for i=j and any powers m, n; the average taken over time t. However, equal-time cumulant-based algorithms such as ICA fail to separate some instantaneous mixtures such as some mixtures of colored Gaussian signals, for instance. The mixing in realistic situations is generally not instantaneous as in the above simplified case. Propagation delays cause a given source signal to reach different sensors at different times. Also, multi-path propagation due to reflection or medium properties creates multiple echoes, so that several delayed and attenuated versions of each signal arrive at each sensor. Further, the signals are distorted by the frequency response of the propagation medium and of the sensors. The resulting ‘convolutive’ mixtures cannot be separated by ICA methods. Existing ICA algorithms can separate only instantaneous mixtures. These algorithms identify a separating transformation by requiring equal-time cross-cumulants up to arbitrarily high orders to vanish. It is the lack of use of non-equal-time information that prevents these algorithms from separating convolutive mixtures and even some instantaneous mixtures. As can be seen from the above, there is need in the art for an efficient and effective learning algorithm for blind separation of convolutive, as well as instantaneous, mixtures of source signals. In contrast to existing separation techniques, the present invention provides an efficient and effective signal separation technique that separates mixtures of delayed and filtered source signals as well as instantaneous mixtures of source signals inseparable by previous algorithms. The present invention further provides a technique that performs partial separation of source signals where there are more sources than sensors. The present invention provides a novel unsupervised learning algorithm for blind separation of instantaneous mixtures as well as linear and non-linear convoluted mixtures, termed Dynamic Component Analysis (DCA). In contrast with the instantaneous case, convoluted mixtures require a separating transformation g The simple time dependence g To find the separating transformation g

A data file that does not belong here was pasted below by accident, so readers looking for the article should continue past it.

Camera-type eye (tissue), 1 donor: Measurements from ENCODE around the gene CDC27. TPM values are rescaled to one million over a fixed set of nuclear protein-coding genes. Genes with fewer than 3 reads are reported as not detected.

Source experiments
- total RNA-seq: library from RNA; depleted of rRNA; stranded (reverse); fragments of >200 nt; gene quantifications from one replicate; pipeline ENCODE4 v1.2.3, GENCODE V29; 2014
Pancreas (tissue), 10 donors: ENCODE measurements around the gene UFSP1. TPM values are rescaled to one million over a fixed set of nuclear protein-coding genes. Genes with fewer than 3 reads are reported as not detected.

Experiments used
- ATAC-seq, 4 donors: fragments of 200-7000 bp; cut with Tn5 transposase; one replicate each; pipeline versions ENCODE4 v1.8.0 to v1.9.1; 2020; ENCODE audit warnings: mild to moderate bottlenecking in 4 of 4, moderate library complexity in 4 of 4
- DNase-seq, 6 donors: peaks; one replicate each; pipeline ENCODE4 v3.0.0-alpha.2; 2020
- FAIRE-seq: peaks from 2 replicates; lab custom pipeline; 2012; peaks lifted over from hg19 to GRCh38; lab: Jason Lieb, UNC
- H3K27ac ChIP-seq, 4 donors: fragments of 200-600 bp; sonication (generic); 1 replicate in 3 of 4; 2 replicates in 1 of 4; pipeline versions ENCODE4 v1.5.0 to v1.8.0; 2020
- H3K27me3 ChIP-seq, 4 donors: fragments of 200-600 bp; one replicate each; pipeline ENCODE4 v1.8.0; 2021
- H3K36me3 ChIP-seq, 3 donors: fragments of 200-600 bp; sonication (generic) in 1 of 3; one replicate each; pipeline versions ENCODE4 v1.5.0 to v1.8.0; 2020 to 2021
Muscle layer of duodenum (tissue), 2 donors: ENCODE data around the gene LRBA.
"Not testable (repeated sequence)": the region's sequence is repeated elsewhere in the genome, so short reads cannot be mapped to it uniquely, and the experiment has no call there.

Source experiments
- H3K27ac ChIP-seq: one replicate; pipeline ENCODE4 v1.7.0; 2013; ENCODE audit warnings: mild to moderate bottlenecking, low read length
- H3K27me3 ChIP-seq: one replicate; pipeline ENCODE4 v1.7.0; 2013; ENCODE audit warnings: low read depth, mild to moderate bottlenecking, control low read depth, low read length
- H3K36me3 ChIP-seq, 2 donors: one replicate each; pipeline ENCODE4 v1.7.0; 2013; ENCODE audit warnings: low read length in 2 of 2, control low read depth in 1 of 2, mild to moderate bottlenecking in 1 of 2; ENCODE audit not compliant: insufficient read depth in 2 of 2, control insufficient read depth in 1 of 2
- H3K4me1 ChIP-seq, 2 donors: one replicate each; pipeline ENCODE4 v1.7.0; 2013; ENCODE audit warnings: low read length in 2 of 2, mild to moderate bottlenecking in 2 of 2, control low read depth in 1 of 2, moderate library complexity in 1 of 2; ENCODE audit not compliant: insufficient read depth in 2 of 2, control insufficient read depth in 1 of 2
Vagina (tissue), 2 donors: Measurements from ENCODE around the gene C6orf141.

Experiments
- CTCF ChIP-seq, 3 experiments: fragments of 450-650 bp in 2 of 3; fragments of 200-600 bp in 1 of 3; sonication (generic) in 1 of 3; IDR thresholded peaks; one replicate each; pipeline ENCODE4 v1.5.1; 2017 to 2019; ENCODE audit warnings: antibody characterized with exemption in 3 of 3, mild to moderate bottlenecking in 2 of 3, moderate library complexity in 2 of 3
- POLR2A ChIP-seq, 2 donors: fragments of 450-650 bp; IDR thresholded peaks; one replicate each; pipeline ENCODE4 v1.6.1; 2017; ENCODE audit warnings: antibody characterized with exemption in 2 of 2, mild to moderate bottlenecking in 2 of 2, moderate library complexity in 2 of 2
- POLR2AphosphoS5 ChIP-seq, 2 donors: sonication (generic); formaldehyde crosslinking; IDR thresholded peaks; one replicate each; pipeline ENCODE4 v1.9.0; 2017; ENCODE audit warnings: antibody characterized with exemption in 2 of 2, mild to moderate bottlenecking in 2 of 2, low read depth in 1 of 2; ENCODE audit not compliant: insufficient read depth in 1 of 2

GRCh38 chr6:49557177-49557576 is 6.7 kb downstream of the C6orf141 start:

for i≠j in any powers m, n at any time τ. This is because the amplitude of source i at time t is independent of the amplitude of source j≠i at any time t+τ. This condition requires processing the sensor signals in time blocks and thus facilitates the use of their temporal statistics to deduce the separating transformation, in addition to their intersensor statistics. An effective way to impose the condition of vanishing two-time cross-cumulants is to use a latent variable model. The separation of convoluted mixtures can be formulated as an optimization problem: the observed sensor signals are fitted to a model of mixed independent sources, and a separating transformation is obtained from the optimal values of the model parameters. Specifically, a parametric model is constructed for the joint distribution of the sensor signals over N-point time blocks, p Rather than work in the time domain, it is technically convenient to work in the frequency domain since the model source distribution factorizes there. Therefore, it is convenient to preprocess the signals using Fourier transform and to work with the Fourier components V In the linear version of DCA, the only information about the sensor signals used by the estimation procedure is their cross-correlations <v In the non-linear version of DCA, unsupervised learning rules are derived that are non-linear in the signals and which exploit high-order temporal statistics to achieve separation. The derivation is based on a global optimization formulation of the convolutive mixing problem that guarantees the stability of the algorithm. Different rules are obtained from time- and frequency-domain optimization. The rules may be classified as either Hebb-like, where filter increments are determined by cross-correlating inputs with a non-linear function of the corresponding outputs, or lateral correlation-based, where the cross-correlation of different outputs with a non-linear function thereof determine the increments. According to an aspect of the invention, a signal processing system is provided for separating signals from an instantaneous mixture of signals generated by first and second signal generating sources, the system comprising: a first detector, wherein the first detector detects first signals generated by the first source and second signals generated by the second source; a second detector, wherein the second detector detects the first and second signals; and a signal processor coupled to the first and second detectors for processing all of the signals detected by each of the first and second detectors to produce a separating filter for separating the first and second signals, wherein the processor produces the filter by processing the detected signals in time blocks. According to another aspect of the invention, a method is provided for separating signals from an instantaneous mixture of signals generated by first and second signal generating sources, the method comprising the steps of: detecting, at a first detector, first signals generated by the first source and second signals generated by the second source; detecting, at a second detector, the first and second signals; and processing, in time blocks, all of the signals detected by each of the first and second detectors to produce a separating filter for separating the first and second signals. According to yet another aspect of the invention, a signal processing system is provided for separating signals from a convolutive mixture of signals generated by first and second signal generating sources, the system comprising: a first detector, wherein the first detector detects a first mixture of signals, the first mixture including first signals generated by the first source, second signals generated by the second source and a first time-delayed version of each of the first and second signals; a second detector, wherein the second detector detects a second mixture of signals, the second mixture including the first and second signals and a second time-delayed version of each of the first and second signals; and a signal processor coupled to the first and second detectors for processing the first and second signal mixtures in time blocks to produce a separating filter for separating the first and second signals. According to a further aspect of the invention, a method is provided for separating signals from a convolutive mixture of signals generated by first and second signal generating sources, the method comprising the steps of: detecting a first mixture of signals at a first detector, the first mixture including first signals generated by the first source, second signals generated by the second source and a first time-delayed version of each of the first and second signals; detecting a second mixture of signals at a second detector, the second mixture including the first and second signals and a second time-delayed version of each of the first and second signals; and processing the first and second mixtures in time blocks to produce a separating filter for separating the first and second signals. According to yet a further aspect of the invention, a signal processing system is provided for separating signals from a mixture of signals generated by a plurality L of signal generating sources, the system comprising: a plurality L′ of detectors for detecting signals {v According to an additional aspect of the invention, a method is provided for constructing a separation filter G for separating signals from a mixture of signals generated by a first signal generating source and a second signal generating source, the method comprising the steps of: detecting signals {v The invention will be further understood upon review of the following detailed description in conjunction with the drawings. FIG. 1 illustrates an exemplary arrangement for the situation of instantaneous mixing of signals; FIG. 2 illustrates an exemplary arrangement for the situation of convolutive mixing of signals; FIG. 3 FIG. 3 FIG. 1 illustrates an exemplary arrangement for the situation of instantaneous mixing of signals. Signal source FIG. 2 illustrates an exemplary arrangement for the situation of convolutive mixing of signals. As in FIG. 1, signal source Although only FIG. 3 Instantaneous Mixing In one embodiment, discrete time units, t=t For simplicity's sake, the following notation is used: u The problem is to estimate the mixing matrix A from the observed sensor signals v